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A Day to Remember v. Victory II

A Day to Remember v. Victory II

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Published by Mark H. Jaffe
In the ongoing dispute between the band A Day To Remember and the label Victory, the federal court for the Northern District of Illinois denied Victory's motion for a preliminary injunction, which means that the band can move forward with its planned release of the new album on October 8, 2013.

The case, however, will proceed.

At the heart of this dispute is whether the band has satisfied its contractual obligations to Victory Records by releasing five "albums."
In the ongoing dispute between the band A Day To Remember and the label Victory, the federal court for the Northern District of Illinois denied Victory's motion for a preliminary injunction, which means that the band can move forward with its planned release of the new album on October 8, 2013.

The case, however, will proceed.

At the heart of this dispute is whether the band has satisfied its contractual obligations to Victory Records by releasing five "albums."

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Categories:Types, Business/Law
Published by: Mark H. Jaffe on Oct 07, 2013
Copyright:Attribution Non-commercial

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10/18/2013

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IN THE UNITED STATES DISTRICT COURTFOR THE NORTHERN DISTRICT OF ILLINOISEASTERN DIVISIONJOSHUA WOODARD, NEIL WESTFALL, )ALEX SHELNUTT, JEREMY McKINNON, )all professionally known as A DAY TO )REMEMBER, ) Case No. 11-cv-7594)Plaintiffs, ) Honorable John Z. Lee)v. ))VICTORY RECORDS, INC. and ANOTHER )VICTORY, INC., ))Defendants. )MEMORANDUM OPINION AND ORDER
Defendants Victory Records, Inc. and Another Victory, Inc. (“Victory”) seek to precludePlaintiffs Joshua Woodard, Neil Westfall, Alex Shelnutt, and Jeremy McKinnon, members of therock band, A Day to Remember (collectively “ADTR”), from releasing a new album onTuesday, October 8, 2013. Victory contends that ADTR is precluded from releasing the album because it has not yet satisfied its obligations under a recording contract that requires ADTR torelease five albums under the Victory label. In response, ADTR argues that it has delivered more than the five required albums to Victory and should not be precluded from releasing itsnew album independently. Although the ultimate issue of whether ADTR has satisfied itsobligations to Victory under the recording contract is yet to be determined, Victory asks theCourt to impose the extraordinary remedy of injunctive relief to preclude ADTR from releasingthe album during the pendency of this case. For the reasons set forth herein, the Court concludesthat such an extreme remedy is not appropriate based upon the record before it, and Victory’smotion is denied.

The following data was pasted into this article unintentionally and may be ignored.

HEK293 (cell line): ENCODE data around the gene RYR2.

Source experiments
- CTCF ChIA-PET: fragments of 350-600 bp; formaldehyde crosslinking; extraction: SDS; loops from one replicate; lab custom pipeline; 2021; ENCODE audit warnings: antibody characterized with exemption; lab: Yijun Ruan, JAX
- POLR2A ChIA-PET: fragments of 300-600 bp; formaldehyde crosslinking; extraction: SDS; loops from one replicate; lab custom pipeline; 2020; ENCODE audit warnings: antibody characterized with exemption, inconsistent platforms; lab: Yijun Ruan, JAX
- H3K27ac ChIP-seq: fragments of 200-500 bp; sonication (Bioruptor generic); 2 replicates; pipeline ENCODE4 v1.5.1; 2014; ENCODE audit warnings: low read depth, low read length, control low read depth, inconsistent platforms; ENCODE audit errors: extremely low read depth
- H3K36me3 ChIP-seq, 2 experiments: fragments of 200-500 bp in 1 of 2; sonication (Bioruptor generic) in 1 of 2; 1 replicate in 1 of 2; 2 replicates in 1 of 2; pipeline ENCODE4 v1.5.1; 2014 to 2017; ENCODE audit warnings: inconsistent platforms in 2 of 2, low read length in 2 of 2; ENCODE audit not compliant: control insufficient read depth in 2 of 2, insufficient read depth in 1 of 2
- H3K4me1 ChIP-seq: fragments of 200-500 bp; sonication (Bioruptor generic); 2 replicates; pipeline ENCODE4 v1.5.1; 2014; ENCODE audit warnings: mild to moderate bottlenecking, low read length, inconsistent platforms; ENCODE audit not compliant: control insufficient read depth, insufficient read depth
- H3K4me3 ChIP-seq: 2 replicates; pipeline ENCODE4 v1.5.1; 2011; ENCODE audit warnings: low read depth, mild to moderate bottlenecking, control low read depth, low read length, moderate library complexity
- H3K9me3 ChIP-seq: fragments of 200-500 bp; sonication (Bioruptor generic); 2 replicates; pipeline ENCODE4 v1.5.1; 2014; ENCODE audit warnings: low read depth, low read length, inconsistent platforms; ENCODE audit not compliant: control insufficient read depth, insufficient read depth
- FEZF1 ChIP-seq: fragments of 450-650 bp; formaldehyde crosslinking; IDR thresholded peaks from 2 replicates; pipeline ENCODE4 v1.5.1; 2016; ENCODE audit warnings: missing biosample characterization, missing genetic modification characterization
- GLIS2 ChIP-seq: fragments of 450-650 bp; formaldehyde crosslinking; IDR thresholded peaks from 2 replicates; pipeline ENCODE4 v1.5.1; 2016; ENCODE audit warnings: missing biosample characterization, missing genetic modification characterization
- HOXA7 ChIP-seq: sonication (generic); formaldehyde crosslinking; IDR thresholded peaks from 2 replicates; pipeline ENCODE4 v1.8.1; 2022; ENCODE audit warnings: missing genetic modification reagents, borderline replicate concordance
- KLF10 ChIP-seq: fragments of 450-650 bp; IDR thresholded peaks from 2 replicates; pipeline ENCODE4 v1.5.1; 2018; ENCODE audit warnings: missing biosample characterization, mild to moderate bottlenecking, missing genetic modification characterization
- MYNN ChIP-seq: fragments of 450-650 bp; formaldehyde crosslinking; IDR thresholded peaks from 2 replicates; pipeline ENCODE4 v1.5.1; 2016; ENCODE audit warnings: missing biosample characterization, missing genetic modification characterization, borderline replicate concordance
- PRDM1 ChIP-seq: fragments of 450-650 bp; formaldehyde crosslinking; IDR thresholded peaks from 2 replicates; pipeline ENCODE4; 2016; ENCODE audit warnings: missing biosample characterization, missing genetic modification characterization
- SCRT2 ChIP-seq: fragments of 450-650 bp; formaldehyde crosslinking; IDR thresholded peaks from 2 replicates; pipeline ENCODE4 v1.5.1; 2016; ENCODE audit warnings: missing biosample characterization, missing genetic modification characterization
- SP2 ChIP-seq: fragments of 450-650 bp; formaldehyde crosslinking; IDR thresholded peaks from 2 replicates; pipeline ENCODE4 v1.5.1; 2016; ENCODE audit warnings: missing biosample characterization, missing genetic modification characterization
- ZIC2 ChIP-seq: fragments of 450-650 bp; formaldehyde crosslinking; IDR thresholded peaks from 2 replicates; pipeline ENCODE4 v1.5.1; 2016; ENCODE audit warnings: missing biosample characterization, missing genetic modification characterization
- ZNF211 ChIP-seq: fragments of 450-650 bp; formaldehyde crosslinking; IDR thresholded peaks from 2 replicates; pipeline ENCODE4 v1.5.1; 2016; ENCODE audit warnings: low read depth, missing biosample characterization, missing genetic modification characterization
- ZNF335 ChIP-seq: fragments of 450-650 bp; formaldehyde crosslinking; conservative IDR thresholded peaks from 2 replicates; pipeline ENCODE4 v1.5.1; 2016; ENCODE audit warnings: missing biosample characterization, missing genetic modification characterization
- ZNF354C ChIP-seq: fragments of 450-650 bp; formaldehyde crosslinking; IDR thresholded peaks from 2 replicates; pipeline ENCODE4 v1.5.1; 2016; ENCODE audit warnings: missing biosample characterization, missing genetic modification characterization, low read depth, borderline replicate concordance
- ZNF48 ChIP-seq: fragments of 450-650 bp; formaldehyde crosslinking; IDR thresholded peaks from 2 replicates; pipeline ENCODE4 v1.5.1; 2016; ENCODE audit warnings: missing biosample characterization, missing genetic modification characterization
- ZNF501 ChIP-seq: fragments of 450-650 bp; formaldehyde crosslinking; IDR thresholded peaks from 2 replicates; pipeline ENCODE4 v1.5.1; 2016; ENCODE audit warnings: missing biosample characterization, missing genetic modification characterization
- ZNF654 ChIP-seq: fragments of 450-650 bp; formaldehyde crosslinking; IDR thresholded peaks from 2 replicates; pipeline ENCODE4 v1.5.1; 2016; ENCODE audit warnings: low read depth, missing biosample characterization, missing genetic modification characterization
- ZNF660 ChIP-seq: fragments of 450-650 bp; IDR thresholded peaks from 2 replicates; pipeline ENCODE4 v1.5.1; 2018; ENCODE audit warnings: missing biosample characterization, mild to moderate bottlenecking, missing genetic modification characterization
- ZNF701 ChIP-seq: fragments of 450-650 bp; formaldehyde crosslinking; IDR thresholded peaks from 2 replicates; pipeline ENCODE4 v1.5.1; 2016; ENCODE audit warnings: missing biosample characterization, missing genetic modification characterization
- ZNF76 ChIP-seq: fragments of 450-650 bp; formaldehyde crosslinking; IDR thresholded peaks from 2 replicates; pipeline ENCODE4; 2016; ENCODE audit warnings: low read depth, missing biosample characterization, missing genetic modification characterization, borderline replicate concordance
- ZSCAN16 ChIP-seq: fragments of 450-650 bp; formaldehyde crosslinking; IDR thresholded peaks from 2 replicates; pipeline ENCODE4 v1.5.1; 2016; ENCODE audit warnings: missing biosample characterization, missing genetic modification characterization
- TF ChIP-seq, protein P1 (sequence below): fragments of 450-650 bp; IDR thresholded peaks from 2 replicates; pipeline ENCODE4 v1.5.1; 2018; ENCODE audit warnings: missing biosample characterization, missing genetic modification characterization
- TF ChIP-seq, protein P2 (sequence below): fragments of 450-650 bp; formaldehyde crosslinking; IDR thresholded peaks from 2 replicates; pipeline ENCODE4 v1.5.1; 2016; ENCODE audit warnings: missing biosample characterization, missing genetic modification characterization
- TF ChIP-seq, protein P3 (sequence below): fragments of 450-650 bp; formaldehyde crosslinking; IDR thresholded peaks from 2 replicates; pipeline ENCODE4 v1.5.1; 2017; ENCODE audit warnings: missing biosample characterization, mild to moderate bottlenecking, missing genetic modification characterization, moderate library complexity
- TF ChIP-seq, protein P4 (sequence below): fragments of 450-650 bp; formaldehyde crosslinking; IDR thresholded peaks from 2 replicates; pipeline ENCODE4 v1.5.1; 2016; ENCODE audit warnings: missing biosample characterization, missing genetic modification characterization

Case: 1:11-cv-07594 Document #: 254 Filed: 10/04/13 Page 1 of 12 PageID #:3839
 
2
Factual Background
 On July 17, 2006, ADTR entered into a recording contract (the “Deal Memo”) withVictory. Pursuant to the terms of the Deal Memo, ADTR was to deliver five “Albums” toVictory for release. ADTR now seeks to extricate itself from its business relationship withVictory, contending that it has delivered “at least thirteen (13) Albums, as that term is defined inthe Deal Memo” to Victory, thereby fulfilling its obligations under the terms of the contract. (2d Am. Compl. ¶¶ 8-9.) ADTR further alleges that Victory has engaged in certain unacceptableconduct, including,